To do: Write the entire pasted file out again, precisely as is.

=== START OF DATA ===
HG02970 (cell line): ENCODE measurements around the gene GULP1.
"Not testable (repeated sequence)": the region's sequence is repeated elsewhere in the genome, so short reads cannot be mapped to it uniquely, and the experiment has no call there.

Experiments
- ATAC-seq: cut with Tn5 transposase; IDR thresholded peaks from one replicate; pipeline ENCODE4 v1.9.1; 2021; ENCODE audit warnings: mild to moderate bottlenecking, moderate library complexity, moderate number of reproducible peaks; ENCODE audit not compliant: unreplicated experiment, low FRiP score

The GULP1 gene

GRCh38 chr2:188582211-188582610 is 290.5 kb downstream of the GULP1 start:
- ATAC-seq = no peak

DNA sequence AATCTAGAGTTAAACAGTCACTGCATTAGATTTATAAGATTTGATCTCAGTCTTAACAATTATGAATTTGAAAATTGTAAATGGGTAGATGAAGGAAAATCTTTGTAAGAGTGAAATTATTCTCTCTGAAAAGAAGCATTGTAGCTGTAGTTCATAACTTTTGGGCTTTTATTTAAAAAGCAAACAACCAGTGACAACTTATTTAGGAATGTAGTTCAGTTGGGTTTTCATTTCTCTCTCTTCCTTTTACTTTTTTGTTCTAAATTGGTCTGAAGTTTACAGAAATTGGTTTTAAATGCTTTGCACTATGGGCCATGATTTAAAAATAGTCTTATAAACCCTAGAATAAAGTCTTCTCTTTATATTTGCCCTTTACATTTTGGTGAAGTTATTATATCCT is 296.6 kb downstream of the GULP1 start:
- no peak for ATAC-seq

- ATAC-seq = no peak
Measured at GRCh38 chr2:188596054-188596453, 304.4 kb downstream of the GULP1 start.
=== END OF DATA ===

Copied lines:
HG02970 (cell line): ENCODE measurements around the gene GULP1.
"Not testable (repeated sequence)": the region's sequence is repeated elsewhere in the genome, so short reads cannot be mapped to it uniquely, and the experiment has no call there.

Experiments
- ATAC-seq: cut with Tn5 transposase; IDR thresholded peaks from one replicate; pipeline ENCODE4 v1.9.1; 2021; ENCODE audit warnings: mild to moderate bottlenecking, moderate library complexity, moderate number of reproducible peaks; ENCODE audit not compliant: unreplicated experiment, low FRiP score

The GULP1 gene

GRCh38 chr2:188582211-188582610 is 290.5 kb downstream of the GULP1 start:
- ATAC-seq = no peak

DNA sequence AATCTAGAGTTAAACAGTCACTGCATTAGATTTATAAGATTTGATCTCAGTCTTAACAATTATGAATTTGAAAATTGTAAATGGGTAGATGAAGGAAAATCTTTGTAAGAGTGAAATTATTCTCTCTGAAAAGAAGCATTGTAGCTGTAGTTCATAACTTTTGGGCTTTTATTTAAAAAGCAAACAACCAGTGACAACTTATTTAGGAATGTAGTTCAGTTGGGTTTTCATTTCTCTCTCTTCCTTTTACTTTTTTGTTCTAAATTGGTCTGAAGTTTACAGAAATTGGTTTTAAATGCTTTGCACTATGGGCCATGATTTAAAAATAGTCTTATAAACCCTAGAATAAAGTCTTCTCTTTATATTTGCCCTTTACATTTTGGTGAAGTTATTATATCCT is 296.6 kb downstream of the GULP1 start:
- no peak for ATAC-seq

- ATAC-seq = no peak
Measured at GRCh38 chr2:188596054-188596453, 304.4 kb downstream of the GULP1 start.